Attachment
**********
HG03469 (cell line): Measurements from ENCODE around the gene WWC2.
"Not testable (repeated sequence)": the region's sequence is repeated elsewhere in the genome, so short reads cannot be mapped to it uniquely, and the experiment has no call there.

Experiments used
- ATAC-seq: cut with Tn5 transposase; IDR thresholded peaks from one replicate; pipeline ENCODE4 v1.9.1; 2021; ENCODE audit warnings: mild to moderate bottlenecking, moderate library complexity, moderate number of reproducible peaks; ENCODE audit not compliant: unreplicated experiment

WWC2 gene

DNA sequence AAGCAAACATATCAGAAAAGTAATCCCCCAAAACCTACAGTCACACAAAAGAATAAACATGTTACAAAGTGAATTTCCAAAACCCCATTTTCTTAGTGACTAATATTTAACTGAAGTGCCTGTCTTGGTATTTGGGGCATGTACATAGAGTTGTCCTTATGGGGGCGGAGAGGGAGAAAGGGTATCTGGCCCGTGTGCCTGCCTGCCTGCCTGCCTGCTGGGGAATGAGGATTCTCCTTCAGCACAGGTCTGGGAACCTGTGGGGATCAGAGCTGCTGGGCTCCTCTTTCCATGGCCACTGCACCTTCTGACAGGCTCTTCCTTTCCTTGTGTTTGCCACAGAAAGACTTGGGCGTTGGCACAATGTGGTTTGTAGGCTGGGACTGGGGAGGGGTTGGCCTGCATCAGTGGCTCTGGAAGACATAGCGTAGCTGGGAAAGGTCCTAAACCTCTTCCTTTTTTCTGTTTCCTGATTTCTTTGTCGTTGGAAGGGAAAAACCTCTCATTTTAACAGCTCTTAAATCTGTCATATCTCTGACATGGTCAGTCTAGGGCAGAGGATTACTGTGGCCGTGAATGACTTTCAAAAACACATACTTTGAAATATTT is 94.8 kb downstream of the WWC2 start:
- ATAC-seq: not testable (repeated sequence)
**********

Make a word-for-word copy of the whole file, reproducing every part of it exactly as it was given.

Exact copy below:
HG03469 (cell line): Measurements from ENCODE around the gene WWC2.
"Not testable (repeated sequence)": the region's sequence is repeated elsewhere in the genome, so short reads cannot be mapped to it uniquely, and the experiment has no call there.

Experiments used
- ATAC-seq: cut with Tn5 transposase; IDR thresholded peaks from one replicate; pipeline ENCODE4 v1.9.1; 2021; ENCODE audit warnings: mild to moderate bottlenecking, moderate library complexity, moderate number of reproducible peaks; ENCODE audit not compliant: unreplicated experiment

WWC2 gene

DNA sequence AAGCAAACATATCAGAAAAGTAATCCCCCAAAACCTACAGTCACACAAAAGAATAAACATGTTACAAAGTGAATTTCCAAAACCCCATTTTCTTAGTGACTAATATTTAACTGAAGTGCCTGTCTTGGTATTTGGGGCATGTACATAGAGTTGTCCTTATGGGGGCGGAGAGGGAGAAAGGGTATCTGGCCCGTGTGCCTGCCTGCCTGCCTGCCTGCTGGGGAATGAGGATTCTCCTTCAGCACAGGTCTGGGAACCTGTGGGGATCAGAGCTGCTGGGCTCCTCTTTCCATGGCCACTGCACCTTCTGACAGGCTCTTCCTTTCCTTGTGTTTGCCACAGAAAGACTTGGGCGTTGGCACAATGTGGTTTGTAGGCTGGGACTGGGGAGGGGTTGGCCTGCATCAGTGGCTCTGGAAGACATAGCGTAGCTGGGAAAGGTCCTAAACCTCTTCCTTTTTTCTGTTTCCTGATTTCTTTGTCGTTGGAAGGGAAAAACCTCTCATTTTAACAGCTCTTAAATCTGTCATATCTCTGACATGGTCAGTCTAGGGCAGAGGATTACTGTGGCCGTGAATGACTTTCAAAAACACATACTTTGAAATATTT is 94.8 kb downstream of the WWC2 start:
- ATAC-seq: not testable (repeated sequence)